Brief History of Chakras

The Vedas are the oldest Hindu scriptures. They were orally recorded by ancient sages who understood Transcendental truth, and then compiled around 1500 B.C.E. The Chakras were probably first acknowledged by the Rig Veda, in the 1500 – 1200 B.C.E.. Rig Vada mentioned Chakras, which was then prophesied as the stars of the big dipper that served as wheels of a seven-wheeled chariot.

 

Then, around 700 B.C, there was the writing of the Chāndogya Upanishad which was found mentioned in the City of Brahman (meaning the body), which was believed to have had a small lotus where the heart was, which then contained ether.

 

Proceeding this we have the Vedic Upanishads, Upanishad translates to a sitting student while receiving esoteric knowledge from a teacher, which seemed to contain the foundation of Hindu philosophies and information on the highest purpose of the Veda and their diverse traditions. They are only known due to its Vedic Corpus and their ideals were that of the spiritual core of the Hindus.

 

In Vedic literature, they are two written parts with a four part rig. The four parts rig are the Sama, Yajur, Atharva Samhitas and Karmakanda. Hence; the Aranyakas and the Upnishads was a section about the knowledge of Jnanakanda. Upnishads were a collection of sacred texts that forms one the foundations of Hindu Religious thoughts, which was written between 600 -300 BC. Their thought dealt primarily with the nature of humans and the universe.

 

There was also the Kabbalah which is thought to have been developed between 600 B.C and the 1st century C.E from an earlier tradition known as Maaseh Merkabah ( The Work of the Chariot), throughout the communities of Palestines. Through meditating they would visualize a chariot descending through the halls of heaven to commune with the divine. They would practice techniques to alter the conscious state through a process known as Maaseh Bereshet (The Work of Creation) to achieve enlightenment.

 

Merkabah had numerous ascetic sects and one of them were the Essenes (200 BCE – 200 CE). They were the ones who founded the first Kabbalistic monasteries at Qumran ( now Jordan) and the Nazarenes, of whom Joshua Ben Miriam ( Jesus) was believed to have been an initiate.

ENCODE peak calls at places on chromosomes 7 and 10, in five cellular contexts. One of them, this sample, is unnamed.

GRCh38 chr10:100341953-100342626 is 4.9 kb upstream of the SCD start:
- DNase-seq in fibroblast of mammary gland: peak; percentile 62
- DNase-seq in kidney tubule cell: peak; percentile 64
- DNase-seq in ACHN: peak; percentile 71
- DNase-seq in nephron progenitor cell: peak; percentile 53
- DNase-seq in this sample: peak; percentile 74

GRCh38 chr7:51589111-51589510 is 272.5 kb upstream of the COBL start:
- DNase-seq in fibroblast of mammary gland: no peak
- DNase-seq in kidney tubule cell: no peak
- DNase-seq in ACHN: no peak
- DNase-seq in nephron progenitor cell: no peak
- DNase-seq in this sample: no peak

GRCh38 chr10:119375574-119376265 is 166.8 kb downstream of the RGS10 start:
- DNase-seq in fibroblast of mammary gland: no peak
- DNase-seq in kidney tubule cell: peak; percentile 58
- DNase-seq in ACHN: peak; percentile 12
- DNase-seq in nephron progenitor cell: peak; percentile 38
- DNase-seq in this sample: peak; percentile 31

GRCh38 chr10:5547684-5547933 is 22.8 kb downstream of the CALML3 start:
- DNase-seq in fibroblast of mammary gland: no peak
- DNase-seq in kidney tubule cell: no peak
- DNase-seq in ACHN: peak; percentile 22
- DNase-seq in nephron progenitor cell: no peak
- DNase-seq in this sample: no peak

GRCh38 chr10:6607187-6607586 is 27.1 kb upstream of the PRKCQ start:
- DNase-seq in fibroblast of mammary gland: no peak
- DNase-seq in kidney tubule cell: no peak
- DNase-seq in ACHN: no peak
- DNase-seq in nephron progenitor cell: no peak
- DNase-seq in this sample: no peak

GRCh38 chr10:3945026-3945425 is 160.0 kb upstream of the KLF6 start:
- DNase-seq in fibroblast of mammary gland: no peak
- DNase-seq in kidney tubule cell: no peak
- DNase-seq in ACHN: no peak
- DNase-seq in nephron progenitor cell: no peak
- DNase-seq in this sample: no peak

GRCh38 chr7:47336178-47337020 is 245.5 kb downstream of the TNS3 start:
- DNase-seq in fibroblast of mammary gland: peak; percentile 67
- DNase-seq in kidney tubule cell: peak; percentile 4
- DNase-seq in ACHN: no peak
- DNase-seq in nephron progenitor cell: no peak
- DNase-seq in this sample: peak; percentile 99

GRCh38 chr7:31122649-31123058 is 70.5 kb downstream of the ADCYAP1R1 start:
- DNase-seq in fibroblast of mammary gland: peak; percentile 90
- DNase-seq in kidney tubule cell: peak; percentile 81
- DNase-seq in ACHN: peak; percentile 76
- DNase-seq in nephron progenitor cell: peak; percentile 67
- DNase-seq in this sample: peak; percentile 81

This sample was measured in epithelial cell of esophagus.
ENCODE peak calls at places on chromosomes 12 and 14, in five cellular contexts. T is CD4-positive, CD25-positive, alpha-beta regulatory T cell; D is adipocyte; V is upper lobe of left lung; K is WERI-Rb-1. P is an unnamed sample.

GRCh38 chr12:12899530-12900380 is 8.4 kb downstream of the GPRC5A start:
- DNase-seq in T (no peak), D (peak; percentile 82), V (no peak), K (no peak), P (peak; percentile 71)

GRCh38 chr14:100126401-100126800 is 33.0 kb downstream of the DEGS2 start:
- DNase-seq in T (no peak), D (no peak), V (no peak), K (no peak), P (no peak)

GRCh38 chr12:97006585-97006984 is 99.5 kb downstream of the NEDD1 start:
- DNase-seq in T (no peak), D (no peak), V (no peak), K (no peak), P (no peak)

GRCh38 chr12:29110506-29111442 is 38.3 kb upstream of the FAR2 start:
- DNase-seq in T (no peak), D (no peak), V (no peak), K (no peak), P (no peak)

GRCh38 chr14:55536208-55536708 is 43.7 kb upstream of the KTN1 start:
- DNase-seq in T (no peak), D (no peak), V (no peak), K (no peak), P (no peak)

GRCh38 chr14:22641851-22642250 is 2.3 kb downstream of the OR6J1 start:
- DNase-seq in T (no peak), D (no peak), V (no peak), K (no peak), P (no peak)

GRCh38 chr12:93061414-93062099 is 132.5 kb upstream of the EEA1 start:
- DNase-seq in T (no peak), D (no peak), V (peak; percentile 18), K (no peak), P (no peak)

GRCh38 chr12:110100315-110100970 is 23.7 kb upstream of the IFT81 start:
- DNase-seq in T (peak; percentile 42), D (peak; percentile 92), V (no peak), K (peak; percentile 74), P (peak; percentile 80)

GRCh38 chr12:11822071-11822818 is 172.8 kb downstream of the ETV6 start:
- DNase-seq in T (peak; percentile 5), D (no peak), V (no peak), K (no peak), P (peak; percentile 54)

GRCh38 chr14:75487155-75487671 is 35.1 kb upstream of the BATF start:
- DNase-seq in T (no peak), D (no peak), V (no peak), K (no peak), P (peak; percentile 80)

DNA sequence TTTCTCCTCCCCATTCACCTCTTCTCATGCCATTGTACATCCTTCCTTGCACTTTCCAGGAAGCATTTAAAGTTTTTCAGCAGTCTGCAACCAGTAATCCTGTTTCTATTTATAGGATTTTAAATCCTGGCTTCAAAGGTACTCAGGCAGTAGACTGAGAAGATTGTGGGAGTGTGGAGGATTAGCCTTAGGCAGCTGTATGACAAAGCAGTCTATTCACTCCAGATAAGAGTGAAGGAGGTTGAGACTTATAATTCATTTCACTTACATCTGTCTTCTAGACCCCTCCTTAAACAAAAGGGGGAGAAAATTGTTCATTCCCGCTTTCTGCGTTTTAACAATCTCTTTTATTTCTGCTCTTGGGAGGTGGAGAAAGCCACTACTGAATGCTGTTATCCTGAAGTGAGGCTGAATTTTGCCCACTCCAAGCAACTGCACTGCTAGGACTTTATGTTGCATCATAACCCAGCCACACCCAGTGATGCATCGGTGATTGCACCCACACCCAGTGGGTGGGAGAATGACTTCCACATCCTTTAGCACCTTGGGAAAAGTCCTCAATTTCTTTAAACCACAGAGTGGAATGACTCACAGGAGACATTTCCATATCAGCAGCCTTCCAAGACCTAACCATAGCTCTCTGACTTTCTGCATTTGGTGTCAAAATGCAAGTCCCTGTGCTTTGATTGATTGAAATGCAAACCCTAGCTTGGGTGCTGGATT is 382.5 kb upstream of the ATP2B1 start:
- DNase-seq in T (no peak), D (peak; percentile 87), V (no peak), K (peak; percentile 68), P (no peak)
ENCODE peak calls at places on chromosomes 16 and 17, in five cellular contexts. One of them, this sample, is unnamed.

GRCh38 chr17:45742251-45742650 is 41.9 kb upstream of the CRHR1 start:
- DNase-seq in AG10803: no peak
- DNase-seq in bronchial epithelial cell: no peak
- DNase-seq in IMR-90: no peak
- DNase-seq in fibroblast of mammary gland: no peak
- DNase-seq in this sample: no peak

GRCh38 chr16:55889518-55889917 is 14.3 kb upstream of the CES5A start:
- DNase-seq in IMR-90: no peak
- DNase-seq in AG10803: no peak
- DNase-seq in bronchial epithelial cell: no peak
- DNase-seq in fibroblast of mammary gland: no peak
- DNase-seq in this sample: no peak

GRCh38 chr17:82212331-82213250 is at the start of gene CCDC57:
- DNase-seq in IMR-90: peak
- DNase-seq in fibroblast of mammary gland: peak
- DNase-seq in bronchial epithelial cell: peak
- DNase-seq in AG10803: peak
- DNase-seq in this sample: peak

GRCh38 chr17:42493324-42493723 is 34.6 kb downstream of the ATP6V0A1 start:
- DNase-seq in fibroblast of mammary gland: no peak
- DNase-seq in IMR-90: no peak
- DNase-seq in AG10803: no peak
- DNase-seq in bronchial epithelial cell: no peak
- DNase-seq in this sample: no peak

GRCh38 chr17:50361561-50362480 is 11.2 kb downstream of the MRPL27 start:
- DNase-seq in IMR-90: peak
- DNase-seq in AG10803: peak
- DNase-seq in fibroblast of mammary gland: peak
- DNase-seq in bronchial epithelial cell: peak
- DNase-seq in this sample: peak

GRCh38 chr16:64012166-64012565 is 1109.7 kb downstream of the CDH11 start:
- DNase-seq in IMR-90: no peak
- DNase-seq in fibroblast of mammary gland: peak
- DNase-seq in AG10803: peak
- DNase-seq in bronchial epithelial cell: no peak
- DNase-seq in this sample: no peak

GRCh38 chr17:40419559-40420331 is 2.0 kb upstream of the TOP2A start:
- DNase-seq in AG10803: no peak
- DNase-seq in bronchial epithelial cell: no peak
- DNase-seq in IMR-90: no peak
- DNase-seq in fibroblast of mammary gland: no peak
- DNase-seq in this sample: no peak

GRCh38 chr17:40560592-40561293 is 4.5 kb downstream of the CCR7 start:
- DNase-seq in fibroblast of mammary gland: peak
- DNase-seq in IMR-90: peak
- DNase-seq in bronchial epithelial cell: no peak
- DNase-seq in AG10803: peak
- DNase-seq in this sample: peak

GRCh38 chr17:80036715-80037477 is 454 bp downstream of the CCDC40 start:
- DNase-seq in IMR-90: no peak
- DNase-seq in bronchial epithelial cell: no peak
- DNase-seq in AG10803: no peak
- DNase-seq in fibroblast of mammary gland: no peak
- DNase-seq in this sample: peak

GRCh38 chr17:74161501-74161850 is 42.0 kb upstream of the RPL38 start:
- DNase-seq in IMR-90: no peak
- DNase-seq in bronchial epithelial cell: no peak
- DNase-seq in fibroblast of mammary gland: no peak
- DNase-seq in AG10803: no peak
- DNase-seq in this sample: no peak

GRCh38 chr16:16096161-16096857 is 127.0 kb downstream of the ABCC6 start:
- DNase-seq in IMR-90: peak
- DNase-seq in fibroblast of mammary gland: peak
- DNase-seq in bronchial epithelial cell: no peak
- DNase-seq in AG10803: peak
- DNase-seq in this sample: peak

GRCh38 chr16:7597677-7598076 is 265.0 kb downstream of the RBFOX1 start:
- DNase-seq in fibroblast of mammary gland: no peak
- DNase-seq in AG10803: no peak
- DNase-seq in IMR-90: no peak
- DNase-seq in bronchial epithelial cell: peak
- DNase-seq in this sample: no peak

These particular sects were the ones known to have a major emphasis on mastering the physical postures similar to the Asanas of Yoga and on exercises designed to stimulate the etheric energy centres of the human body, which are now commonly referred to by their Sanskrit name of Chakras.

 

The Kabbalah believed that the key to all spiritual work is self awareness and that it begins with an exploration the physical body. They also explain that they believe that the human body has an etheric counterpart, a matrix of psychic energy which is connected at certain key points, which are known as the Chakras.

 

The Essenes devised the ‘Tree of Life’ as part of the method used for Meditation. This ‘Tree of Life’ comprised of seven branches of which went upwards to the sky and and seven branches which went downwards to the earth. The man would represent the trunk. They also believed that contemplation was the synthesis of the celestial and terrestrial forces within the body. Within this system they had seven angels of heaven and seven angels of the physical body. Their whole system was compatible with the Kabbalisic system’s divine attribute.

 

What soon followed was the Brihadâranyaka Upanishad which was later found to talk about the ‘Subtle Body’ which leads to references of Hita, now known as Nadis, meaning ‘flow’, which serves as pathways for Prana which is thought of as the Subtle Body Energy. This leads to it evolving towards the Yogatattva Upanishad, this is believed believed to be from around the second century C.E., at this stage, it was thought that there were five centers in the body which possessed a specific colour, shape and a seed in the center labelled by a Sanskrit letter.

 

Between the tenth and twelfth century C.E., the Kālacakra Tantra was thought to have been written explaining some of the Tantric practices of Vajrayana Buddhism. Kālacakra is thought to mean the ‘wheel of time’ and in Tantra it is believed to mean the ‘Tool for Stretching’. The word Cakra is probably derived from Sanskrit Cakra meaning “Wheel” or “Circle”. It describes activated Chakras as spinning wheels, and it describes how Kundalini can be used activate the Chakras from the bottom to the top and it is thought to translate as ‘coiled’ like a coiled snake which is wrapped around the spinal cord.

 

Kālacakra root tantra was first taught by the Buddha. Kālacakra means ‘Cycles of Times’ and the Kālacakra had a system which had three cycles. These cycles are external, internal and alternative. The external and internal cycles deal with time as we normally know it, while the alternative cycles are practices for gaining liberation from these two.

 

The structures of the external and internal cycles are in the same line with one another, similar to the parallel between macrocosm and microcosm discussed in Western philosophy. This means that the same laws that govern a universe, will also govern the atoms, govern the body and our experience of life.